Maybe your team feels in a rut. Your products aren’t as innovative as they used to be. Your marketing isn’t as enticing as it could be. Senior leadership is going through the paces instead of actively and aggressively pushing the company further.

In these cases, either a partial or full rebrand could be what everyone needs to unite in solidarity to keep pushing forward. A new brand can motivate your team, reignite their spark and passion for the business and be something to rally everyone behind.

Again, a new brand isn’t a business Band-Aid. If everyone is uninspired at work, it could be because of something much larger, such as a leadership problem. A shiny new logo isn’t going to fix that. 

Before you rebrand, take time to dive deep into all aspects of your business and find what truly needs attention.

3 Huge Benefits of Rebranding

1. Reach New Audiences

Attract and sell to new audiences or locations, confidently and strategically with a new brand designed to draw new people in.

2. Attract Top Talent

High-performing employees want to work at high-performing companies. Updating your branding positions you as a growth-focused and energetic company people want to be part of.

3. Signals Growth and Strength

A new brand also signals growth and strength to new and existing customers and your team. Staff will feel re-energized and customers will feel valued. This is especially true for companies with long histories: A new brand shows you’re prepared for the future and are ready to grow and adapt without being stuck in the past.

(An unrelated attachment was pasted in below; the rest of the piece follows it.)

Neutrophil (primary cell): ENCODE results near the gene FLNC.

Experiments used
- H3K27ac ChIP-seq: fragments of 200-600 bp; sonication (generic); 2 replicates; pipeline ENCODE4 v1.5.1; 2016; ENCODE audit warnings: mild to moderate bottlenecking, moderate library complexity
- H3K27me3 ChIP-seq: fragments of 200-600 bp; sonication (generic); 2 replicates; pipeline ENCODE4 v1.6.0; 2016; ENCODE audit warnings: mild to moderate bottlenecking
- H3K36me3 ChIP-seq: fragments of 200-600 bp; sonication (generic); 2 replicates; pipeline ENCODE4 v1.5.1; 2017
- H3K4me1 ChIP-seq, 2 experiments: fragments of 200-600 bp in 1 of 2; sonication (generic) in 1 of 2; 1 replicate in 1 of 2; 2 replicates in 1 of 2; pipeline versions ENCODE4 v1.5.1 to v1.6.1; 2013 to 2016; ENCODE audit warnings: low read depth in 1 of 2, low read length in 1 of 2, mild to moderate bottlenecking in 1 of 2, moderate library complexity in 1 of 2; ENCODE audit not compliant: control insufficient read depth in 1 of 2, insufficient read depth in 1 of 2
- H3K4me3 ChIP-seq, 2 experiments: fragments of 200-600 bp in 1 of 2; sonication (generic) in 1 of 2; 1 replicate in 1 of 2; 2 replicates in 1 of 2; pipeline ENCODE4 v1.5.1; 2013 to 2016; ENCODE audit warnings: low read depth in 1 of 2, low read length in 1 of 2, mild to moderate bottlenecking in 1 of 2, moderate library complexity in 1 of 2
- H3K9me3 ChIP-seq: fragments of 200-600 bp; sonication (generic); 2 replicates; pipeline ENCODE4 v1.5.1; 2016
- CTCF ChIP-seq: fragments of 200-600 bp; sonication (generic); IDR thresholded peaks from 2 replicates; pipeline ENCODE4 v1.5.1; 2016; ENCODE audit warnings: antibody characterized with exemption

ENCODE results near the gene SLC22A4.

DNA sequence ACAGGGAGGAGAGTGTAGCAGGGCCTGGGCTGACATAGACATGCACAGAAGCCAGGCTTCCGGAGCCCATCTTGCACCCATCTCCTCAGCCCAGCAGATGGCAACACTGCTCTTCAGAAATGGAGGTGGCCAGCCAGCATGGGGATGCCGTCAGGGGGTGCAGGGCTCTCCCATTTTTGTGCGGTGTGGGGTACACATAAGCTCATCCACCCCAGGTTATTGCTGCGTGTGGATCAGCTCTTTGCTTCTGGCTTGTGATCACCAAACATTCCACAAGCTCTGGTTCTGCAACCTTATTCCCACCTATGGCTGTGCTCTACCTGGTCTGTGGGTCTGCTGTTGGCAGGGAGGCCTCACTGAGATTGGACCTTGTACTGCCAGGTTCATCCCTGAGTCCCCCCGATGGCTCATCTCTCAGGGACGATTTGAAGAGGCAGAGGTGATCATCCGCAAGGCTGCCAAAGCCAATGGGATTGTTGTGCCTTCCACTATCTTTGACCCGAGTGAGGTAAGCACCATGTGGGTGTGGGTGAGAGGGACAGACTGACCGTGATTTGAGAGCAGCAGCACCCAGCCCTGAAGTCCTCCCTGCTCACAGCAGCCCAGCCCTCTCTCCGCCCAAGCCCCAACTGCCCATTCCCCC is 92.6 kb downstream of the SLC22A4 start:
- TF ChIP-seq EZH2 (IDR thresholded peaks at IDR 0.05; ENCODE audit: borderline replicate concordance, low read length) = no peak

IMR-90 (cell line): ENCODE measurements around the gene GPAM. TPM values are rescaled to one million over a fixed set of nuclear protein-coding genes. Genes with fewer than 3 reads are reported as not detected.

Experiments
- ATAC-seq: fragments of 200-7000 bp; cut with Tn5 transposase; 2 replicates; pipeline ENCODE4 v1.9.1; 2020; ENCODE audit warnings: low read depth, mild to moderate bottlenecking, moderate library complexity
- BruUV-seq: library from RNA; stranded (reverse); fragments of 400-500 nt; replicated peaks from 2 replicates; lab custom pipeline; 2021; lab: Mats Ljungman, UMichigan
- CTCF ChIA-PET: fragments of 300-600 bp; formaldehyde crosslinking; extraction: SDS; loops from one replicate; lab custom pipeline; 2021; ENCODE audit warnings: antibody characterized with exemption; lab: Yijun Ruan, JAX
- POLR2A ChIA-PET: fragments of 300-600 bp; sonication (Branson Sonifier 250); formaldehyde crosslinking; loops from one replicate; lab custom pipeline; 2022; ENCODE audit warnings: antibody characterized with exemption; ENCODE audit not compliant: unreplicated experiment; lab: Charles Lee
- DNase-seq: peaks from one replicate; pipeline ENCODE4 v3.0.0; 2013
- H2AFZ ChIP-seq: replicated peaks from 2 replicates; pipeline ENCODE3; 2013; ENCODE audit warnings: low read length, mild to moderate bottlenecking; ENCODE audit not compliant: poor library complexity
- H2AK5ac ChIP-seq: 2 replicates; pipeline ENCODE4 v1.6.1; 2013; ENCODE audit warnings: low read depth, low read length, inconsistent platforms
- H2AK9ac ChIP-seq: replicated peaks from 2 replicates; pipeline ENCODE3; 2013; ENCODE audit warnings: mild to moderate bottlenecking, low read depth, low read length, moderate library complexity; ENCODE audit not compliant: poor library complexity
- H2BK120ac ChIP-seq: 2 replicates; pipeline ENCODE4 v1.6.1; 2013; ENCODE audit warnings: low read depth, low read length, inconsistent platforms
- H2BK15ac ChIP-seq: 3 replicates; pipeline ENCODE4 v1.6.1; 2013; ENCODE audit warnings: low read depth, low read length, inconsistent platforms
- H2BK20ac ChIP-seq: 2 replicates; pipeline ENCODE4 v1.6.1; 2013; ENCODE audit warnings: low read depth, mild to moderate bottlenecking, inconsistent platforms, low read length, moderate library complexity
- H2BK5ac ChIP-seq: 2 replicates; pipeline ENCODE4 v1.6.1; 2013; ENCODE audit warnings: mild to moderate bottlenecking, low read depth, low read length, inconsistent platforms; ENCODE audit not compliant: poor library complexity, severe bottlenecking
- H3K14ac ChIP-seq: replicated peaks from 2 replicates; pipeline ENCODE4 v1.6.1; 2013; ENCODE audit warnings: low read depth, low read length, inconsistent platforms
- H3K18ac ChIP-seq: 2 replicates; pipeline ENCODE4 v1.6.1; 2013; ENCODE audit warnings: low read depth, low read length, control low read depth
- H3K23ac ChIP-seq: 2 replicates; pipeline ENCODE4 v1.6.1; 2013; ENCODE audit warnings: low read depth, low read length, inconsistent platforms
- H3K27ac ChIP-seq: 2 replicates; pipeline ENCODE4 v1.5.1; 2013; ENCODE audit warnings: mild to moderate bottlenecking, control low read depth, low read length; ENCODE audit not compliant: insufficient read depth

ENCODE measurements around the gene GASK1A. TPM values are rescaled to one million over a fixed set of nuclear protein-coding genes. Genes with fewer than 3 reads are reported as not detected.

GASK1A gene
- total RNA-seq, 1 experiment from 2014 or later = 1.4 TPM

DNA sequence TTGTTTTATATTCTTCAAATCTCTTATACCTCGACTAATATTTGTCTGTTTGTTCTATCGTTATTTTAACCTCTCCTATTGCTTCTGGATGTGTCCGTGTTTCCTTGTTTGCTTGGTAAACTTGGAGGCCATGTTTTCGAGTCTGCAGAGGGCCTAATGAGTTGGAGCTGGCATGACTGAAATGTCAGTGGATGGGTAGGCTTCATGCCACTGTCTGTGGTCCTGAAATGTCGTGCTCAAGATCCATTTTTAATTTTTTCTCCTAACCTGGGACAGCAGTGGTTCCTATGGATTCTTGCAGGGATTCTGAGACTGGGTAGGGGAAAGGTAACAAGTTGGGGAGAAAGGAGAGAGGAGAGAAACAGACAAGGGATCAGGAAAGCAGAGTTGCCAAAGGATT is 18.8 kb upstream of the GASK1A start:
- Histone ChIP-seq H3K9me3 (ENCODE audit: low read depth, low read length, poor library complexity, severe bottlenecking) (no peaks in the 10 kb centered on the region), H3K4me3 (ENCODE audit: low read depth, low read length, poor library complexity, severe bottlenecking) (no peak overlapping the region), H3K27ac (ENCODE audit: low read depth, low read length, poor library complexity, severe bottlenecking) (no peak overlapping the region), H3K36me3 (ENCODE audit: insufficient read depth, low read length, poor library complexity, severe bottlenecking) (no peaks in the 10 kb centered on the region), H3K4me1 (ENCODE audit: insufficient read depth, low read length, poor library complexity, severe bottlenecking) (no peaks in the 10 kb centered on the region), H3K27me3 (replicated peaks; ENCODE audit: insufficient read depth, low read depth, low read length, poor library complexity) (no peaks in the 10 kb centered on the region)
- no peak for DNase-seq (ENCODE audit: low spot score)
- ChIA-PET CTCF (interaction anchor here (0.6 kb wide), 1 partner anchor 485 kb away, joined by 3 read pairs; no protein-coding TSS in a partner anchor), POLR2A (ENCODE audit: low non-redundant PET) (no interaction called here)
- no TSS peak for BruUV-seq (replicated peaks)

Get Started Rebranding Now

If you found yourself nodding along to this as you read, it may be time to rebrand. So what are you waiting for?

Make an action plan. Analyze your business and see if there are any other issues you need to fix first, such as leadership, product quality or customer service issues. If you’re running a tight ship, get out there and find a branding agency to get the process started. They will be able to recommend a course of action, from a smaller partial rebrand to a full-scale completely new one.

Rebranding can be one of the most powerful things you can do for your company to grow your team, reputation and, of course, the bottom line.

Michelle Martin is a freelance copywriter for business-to-business, software-as-a-service companies looking to stand out and scale up. She is an ex-agency producer and marketing strategist known for quickly understanding and distilling complicated technical topics into conversational copy that gets results.